Life is unpredictable. Ten years ago–even two years ago–if you’d told me that today my brother and I would be peaceably living together, I would have laughed at you. I probably would have broken a rib laughing, in fact. For most of the last thirty or so years, my brother and I have specialized in antagonizing each other and bringing out the worst in each other. (The picture above was us circa 1979–before we started to really annoy each other.) But alas, what our parents and aunts and uncles told us when we were growing up has started to come true: we do understand each other better than anyone else.
Earlier this summer, we started talking about my brother doing an occasional guest blog for me. Summer is my busiest time of year–blah, blah, blah. For one reason after another, it never happened. Now that I’m sliding into my slow season (if there is such a thing) my brother has finally presented me with his first guest blog: “Casting Shadows.” Y’all enjoy it and don’t forget to leave him a comment at the end! (And don’t worry, I’ll be back to my regular posting in a couple of days with “Anna’s Story.”) But for today, here’s Chris:
The light came into the darkness, and the darkness did not understand it.
–John 1:5 (NIV, paraphrase)
The sound of flip flops slapping on the floor and the murmuring students greeted me today as I walked the halls of my new college. I had a very profound moment of déjà vu, it was almost eerie. I was suddenly 18 years old again and I was walking down one of the halls of Methodist College. I remembered all too well the feelings and emotions that had been running through me all those years ago. Hope. Fear. Uncertainty. The moment passed quickly, but I couldn’t help but identify with all of those young adults that I walked past—so fresh, so young, so unscarred by the battles and the storms of life.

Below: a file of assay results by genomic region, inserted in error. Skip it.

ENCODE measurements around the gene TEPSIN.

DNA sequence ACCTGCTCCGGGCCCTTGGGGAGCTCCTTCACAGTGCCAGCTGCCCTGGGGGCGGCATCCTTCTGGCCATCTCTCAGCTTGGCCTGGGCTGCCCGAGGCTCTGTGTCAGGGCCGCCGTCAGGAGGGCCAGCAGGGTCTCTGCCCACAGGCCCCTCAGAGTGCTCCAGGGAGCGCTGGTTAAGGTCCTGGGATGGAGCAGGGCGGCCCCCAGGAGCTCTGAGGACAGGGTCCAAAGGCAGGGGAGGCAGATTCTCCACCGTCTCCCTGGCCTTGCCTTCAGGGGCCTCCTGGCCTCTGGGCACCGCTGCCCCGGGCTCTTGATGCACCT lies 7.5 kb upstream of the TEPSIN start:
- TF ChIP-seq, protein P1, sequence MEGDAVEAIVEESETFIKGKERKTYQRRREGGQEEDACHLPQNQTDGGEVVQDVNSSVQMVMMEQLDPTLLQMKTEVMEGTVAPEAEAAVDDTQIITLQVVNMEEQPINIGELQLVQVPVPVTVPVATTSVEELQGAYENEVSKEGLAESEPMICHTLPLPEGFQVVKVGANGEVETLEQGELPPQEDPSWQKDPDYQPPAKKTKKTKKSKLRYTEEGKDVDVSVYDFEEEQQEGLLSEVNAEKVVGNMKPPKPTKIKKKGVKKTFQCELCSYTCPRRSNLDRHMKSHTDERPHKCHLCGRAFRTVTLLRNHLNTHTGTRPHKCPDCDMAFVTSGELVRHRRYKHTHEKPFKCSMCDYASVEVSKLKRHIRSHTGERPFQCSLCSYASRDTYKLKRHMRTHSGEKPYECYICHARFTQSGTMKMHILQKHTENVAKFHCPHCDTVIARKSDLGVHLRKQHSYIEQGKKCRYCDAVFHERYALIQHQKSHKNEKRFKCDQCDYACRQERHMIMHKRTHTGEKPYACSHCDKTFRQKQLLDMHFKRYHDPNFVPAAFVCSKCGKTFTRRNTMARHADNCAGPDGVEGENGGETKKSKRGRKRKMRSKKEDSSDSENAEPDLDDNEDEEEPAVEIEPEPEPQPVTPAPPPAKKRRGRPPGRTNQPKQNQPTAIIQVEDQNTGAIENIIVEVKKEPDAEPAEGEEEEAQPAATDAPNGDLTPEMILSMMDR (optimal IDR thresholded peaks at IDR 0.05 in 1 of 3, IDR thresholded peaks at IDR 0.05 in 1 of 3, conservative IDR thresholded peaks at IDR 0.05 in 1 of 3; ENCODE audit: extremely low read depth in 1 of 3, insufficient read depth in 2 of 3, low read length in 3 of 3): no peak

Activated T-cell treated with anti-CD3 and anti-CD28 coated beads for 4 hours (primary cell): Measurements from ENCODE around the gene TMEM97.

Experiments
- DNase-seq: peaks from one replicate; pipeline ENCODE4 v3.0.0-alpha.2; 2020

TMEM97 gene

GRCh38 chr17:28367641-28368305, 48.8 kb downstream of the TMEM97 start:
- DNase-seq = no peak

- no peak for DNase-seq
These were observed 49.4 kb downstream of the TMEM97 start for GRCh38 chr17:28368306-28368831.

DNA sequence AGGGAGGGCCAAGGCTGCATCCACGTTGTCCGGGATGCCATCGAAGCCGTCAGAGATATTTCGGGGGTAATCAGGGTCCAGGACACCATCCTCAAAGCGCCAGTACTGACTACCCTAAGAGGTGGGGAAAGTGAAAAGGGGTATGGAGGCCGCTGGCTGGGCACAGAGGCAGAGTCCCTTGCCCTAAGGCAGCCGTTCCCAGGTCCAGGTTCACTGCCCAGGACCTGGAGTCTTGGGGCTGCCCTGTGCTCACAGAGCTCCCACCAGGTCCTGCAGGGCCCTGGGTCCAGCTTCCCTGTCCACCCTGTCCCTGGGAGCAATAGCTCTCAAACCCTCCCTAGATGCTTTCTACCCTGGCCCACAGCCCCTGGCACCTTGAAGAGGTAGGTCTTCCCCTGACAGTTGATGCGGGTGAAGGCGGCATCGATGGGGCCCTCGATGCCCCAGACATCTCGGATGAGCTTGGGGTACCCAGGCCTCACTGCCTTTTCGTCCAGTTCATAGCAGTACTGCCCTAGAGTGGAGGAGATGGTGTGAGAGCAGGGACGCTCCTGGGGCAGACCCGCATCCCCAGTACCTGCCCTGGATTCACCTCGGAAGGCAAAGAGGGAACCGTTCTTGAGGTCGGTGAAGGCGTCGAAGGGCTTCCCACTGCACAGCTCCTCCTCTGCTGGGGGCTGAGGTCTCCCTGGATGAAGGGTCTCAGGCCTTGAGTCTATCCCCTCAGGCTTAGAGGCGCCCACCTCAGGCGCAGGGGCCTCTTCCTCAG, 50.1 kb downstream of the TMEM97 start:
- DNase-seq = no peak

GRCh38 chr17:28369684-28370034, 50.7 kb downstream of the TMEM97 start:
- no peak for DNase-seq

I quickly found the right room for my 8 a.m. Psychology Class. Here I am, 32 years old and I am FINALLY going to buckle down and take yet ANOTHER stab at passing General Psychology. As I walked into the room I was greeted with a cheery “Good morning, how are you?” I was a little surprised, as normally Professors are not only NOT cheery at 7:50 a.m., but to actually greet you and ask how you were doing. I was shocked. Delighted, but shocked.
“Pretty Good.” I took my seat right in the front row. I have decided that my best bet is to sit up front and not get distracted by fellow classmates. I am here to learn, not to make a bunch of friends to goof off with during class. (Not that I would EVER dream of being a member of the “Peanut Gallery”.)
During the course of the class my professor, Mrs. Flewelling, made a statement that really got my attention. I am going to paraphrase here, but it really struck me:
“Anytime you have a shadow, it only goes to show that somewhere nearby there is a light shining.”
I swear I could almost hear my little inner voice clear his throat. Deep stuff for an 8 a.m. class, but that didn’t make me think about it any less.
How many times in our lives do we find ourselves in places where we feel like everything is falling apart? How many times do we simply sit with our hands in our laps and wait for the next shoe to fall? How many times do we allow fear, doubt, insecurity, past failures, and a million other things cast a shadow over our lives? How many times do we allow them to shade us from the truth that God loves us and wants the best for us? AND he also LIGHTS OUR WAY so that we can get where we need to go and do it with POWER!
I really thought about this statement several times throughout the day. I thought back to that scripture from John because in my own life I can think of many times when I just didn’t know how I was going to get through the dark places. I could only see the shadows of fear and doubt and the dark clouds of despair and hopelessness. But after a while, when the storms of life had settled for a moment—after the waters had calmed—then, the light forced its way through the clouds and through the pain. Then, the shadows were illuminated for exactly what they were: absolutely NOTHING compared to the love that my Father in heaven has for me.
So the next time you see a shadow trying to creep into your life, I hope that in some way you will be able to see it for just what it really is: merely a pathetic attempt by the darkness around us to keep us from seeing just what God has planned and in store for His children. I will think of it like this: that shadow proves that NOTHING can completely block the brilliance of our Father’s love. These things that are casting the shadows, they may get in the way of me always SEEING my Father’s love, but never will they be big enough to block it completely, proving that while they may seem big, God’s love is always bigger.